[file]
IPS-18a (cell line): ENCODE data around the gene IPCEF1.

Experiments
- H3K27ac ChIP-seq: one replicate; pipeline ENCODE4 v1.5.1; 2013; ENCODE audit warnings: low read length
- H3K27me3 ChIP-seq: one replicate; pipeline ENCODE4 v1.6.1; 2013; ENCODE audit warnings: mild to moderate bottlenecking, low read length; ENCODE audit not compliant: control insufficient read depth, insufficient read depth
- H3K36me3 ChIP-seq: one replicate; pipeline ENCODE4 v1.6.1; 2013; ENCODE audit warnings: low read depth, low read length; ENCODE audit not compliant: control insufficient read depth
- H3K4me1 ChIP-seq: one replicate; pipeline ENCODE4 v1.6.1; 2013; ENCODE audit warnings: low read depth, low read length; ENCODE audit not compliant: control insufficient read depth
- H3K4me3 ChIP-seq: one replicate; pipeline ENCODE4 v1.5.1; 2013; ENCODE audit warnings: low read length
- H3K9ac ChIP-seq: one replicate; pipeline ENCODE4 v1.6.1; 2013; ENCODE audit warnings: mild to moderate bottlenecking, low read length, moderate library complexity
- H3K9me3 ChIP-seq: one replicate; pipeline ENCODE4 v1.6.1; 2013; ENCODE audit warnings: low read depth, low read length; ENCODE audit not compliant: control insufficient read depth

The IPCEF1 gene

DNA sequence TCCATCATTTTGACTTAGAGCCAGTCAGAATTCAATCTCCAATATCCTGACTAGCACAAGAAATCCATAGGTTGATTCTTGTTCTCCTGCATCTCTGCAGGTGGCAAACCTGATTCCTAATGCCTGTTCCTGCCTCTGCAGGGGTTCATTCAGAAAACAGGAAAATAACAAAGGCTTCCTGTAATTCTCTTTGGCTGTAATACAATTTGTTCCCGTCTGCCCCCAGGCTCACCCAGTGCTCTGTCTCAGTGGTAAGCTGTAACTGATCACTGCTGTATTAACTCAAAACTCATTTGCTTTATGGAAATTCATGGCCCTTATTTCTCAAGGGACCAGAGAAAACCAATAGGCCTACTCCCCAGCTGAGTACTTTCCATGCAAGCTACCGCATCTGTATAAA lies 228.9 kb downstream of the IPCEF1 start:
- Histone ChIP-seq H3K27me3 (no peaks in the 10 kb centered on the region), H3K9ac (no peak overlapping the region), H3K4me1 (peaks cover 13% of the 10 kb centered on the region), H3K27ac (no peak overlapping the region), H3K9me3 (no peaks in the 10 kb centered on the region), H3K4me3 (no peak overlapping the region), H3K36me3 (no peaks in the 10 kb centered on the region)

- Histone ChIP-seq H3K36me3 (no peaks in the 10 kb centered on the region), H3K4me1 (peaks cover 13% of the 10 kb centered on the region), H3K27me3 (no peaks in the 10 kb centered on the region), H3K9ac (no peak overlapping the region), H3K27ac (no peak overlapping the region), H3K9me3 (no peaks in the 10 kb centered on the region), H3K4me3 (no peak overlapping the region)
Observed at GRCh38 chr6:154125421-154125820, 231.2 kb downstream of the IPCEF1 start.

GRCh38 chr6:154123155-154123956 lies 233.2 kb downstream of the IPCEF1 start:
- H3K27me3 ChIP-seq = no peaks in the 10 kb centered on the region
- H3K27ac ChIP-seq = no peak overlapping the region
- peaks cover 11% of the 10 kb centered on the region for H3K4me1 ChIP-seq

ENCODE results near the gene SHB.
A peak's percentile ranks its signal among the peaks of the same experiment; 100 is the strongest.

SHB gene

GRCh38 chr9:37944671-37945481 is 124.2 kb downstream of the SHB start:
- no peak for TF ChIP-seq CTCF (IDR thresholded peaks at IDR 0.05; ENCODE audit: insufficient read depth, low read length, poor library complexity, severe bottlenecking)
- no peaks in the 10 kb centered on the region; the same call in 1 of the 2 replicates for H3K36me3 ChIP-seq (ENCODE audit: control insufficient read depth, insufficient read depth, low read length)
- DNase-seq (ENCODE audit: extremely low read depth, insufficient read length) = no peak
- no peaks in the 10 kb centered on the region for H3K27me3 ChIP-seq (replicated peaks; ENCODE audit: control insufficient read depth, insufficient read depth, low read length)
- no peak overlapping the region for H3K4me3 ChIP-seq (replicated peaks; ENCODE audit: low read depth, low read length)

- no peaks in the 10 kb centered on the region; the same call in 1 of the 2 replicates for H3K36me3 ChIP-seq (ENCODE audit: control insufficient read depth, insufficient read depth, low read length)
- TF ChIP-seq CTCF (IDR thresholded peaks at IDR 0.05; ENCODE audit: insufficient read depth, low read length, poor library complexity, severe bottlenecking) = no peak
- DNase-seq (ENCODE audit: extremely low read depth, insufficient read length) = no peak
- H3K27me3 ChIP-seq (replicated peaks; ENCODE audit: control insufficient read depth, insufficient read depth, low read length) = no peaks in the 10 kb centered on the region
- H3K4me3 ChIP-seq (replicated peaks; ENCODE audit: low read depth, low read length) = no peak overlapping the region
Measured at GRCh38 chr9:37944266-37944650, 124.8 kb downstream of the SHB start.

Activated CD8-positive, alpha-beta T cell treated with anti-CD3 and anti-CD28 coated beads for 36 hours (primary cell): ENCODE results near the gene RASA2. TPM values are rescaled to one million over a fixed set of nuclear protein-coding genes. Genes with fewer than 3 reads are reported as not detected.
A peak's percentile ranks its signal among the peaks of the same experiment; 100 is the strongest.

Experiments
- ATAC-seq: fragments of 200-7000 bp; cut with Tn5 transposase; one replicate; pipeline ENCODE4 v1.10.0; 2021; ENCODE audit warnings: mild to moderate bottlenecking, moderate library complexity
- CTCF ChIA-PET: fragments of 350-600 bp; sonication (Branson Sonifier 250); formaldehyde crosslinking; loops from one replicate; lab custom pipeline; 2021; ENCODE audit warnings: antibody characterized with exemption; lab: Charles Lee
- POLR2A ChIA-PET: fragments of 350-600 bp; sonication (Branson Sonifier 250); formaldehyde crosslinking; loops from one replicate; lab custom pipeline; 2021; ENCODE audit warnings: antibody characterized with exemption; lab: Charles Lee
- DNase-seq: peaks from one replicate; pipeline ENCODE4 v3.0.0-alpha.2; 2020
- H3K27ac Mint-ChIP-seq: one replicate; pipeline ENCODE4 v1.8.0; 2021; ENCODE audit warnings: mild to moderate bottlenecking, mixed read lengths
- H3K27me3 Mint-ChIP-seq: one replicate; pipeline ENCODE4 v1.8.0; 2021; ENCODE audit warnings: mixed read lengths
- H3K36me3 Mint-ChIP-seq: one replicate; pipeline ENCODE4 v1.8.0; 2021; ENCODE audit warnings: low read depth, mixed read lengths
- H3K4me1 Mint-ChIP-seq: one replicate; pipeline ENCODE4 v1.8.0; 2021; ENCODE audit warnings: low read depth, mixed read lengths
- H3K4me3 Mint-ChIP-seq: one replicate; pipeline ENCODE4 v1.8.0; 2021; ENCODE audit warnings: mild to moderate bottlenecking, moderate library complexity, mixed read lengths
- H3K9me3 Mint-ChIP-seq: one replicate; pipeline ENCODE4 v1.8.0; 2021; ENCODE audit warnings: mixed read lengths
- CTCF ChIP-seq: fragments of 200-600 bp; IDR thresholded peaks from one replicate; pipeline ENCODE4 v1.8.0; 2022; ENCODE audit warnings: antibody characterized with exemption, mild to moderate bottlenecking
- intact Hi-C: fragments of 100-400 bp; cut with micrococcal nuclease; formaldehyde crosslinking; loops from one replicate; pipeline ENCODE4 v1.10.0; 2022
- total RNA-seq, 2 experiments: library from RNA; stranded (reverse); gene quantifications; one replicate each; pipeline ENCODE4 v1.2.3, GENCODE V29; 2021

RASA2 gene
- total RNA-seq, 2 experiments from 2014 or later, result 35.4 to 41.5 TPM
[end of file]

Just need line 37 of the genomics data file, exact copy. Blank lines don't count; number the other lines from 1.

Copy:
- ATAC-seq: fragments of 200-7000 bp; cut with Tn5 transposase; one replicate; pipeline ENCODE4 v1.10.0; 2021; ENCODE audit warnings: mild to moderate bottlenecking, moderate library complexity